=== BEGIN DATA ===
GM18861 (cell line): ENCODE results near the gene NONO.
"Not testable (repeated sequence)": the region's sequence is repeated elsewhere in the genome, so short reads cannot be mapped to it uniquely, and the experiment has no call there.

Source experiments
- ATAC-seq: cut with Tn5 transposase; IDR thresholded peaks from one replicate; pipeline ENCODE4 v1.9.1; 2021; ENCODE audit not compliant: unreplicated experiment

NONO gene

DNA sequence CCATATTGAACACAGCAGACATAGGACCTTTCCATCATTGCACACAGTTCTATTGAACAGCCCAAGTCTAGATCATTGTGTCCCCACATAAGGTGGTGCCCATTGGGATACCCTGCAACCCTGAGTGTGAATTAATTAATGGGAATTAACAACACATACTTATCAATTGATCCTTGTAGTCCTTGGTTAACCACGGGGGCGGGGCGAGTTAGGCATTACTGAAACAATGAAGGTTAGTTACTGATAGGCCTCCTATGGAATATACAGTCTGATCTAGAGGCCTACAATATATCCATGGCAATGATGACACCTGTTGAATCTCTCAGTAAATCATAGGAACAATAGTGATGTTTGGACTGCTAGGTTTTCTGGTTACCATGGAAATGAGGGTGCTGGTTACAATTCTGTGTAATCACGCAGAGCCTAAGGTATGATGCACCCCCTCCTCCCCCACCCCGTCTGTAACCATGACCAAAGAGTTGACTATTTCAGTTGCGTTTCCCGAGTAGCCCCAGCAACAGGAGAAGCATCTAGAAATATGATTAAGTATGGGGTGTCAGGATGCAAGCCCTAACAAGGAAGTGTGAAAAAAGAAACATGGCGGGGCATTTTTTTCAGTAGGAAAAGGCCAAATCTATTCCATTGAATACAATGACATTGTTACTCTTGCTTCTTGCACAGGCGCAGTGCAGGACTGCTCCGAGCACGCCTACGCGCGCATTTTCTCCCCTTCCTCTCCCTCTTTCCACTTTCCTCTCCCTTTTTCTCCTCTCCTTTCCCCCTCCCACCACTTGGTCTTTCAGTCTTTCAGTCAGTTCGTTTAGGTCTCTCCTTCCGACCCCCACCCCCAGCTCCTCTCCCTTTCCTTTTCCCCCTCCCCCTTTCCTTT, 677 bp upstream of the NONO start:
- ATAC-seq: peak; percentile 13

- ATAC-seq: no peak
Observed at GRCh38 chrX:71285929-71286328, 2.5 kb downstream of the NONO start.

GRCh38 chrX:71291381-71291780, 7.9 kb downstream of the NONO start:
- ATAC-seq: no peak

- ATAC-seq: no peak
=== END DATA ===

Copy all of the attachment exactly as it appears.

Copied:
GM18861 (cell line): ENCODE results near the gene NONO.
"Not testable (repeated sequence)": the region's sequence is repeated elsewhere in the genome, so short reads cannot be mapped to it uniquely, and the experiment has no call there.

Source experiments
- ATAC-seq: cut with Tn5 transposase; IDR thresholded peaks from one replicate; pipeline ENCODE4 v1.9.1; 2021; ENCODE audit not compliant: unreplicated experiment

NONO gene

DNA sequence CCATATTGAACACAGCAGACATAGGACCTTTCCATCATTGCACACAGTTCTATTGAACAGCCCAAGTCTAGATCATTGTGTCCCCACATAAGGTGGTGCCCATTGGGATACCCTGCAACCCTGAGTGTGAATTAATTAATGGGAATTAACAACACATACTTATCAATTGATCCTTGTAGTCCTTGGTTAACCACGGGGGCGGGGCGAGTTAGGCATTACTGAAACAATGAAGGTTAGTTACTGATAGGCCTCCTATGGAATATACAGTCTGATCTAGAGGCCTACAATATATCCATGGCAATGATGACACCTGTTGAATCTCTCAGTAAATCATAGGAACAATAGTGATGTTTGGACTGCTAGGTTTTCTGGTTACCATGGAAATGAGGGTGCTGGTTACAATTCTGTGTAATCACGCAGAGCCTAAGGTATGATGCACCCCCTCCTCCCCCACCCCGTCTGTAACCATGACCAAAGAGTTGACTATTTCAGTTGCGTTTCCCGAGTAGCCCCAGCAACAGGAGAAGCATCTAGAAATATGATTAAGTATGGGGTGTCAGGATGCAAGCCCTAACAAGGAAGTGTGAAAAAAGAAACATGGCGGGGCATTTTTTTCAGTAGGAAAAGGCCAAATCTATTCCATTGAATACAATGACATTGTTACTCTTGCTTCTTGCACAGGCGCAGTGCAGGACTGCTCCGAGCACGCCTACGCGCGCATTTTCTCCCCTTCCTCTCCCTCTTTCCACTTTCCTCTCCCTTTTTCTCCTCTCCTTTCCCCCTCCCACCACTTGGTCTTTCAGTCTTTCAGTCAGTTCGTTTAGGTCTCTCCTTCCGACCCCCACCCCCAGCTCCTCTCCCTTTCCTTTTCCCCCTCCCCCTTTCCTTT, 677 bp upstream of the NONO start:
- ATAC-seq: peak; percentile 13

- ATAC-seq: no peak
Observed at GRCh38 chrX:71285929-71286328, 2.5 kb downstream of the NONO start.

GRCh38 chrX:71291381-71291780, 7.9 kb downstream of the NONO start:
- ATAC-seq: no peak

- ATAC-seq: no peak